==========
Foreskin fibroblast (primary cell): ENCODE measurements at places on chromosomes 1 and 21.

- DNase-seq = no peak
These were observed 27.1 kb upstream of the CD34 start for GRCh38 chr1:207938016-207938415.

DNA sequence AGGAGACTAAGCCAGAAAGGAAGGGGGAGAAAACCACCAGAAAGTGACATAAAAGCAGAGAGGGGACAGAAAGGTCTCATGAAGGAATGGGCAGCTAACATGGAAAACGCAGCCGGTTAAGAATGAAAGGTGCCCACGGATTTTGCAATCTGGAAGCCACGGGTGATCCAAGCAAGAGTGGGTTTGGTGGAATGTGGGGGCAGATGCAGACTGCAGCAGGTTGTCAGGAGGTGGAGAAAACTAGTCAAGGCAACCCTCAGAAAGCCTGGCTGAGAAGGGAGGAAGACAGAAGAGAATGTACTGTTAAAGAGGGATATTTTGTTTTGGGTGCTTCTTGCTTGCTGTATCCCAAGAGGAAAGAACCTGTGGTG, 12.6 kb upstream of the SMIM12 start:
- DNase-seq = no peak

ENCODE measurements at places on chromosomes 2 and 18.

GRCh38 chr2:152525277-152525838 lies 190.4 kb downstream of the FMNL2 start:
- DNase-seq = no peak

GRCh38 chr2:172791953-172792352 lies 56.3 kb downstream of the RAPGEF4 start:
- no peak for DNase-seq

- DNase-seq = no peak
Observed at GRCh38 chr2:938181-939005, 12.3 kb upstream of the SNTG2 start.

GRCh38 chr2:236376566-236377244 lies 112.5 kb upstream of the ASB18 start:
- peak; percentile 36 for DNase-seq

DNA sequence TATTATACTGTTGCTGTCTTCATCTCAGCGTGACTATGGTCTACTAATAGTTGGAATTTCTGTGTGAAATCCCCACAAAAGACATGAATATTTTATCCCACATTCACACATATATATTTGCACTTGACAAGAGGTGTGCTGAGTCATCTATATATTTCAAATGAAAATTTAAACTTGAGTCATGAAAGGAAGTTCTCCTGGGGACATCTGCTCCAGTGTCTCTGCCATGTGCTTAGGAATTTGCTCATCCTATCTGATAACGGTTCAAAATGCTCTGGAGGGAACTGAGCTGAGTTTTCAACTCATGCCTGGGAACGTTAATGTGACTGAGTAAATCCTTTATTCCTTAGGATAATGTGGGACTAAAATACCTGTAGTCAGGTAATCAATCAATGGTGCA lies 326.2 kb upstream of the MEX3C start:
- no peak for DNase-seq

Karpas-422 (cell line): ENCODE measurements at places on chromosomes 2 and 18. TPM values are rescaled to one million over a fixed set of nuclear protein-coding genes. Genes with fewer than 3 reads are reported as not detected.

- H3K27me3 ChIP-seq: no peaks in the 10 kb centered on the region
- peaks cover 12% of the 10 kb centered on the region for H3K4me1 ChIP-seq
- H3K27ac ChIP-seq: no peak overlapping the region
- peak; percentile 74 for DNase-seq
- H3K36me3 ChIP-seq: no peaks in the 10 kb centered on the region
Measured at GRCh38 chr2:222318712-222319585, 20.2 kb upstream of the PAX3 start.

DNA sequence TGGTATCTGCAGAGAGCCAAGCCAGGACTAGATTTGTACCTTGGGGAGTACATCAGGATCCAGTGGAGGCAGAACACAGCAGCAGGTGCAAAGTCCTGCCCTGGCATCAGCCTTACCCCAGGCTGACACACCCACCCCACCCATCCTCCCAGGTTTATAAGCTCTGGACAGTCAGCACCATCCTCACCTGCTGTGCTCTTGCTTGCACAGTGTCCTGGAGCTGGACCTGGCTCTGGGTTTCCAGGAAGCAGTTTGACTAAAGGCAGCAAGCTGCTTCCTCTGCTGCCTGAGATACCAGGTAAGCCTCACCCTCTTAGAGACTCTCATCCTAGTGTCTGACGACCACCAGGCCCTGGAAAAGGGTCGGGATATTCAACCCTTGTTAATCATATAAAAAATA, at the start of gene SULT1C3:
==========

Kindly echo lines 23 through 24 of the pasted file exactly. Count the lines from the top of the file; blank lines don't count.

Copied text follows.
Measured at GRCh38 chr2:222318712-222319585, 20.2 kb upstream of the PAX3 start.

DNA sequence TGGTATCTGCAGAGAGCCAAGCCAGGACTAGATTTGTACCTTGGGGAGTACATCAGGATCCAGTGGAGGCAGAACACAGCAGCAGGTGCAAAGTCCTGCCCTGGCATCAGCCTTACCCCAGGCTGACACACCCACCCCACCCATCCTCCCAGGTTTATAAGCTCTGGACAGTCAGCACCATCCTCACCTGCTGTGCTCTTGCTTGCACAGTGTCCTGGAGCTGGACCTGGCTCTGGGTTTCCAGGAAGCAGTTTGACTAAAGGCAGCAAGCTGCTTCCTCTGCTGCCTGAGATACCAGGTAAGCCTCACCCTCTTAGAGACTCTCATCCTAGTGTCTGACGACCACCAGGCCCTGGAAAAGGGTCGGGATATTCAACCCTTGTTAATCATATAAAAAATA, at the start of gene SULT1C3: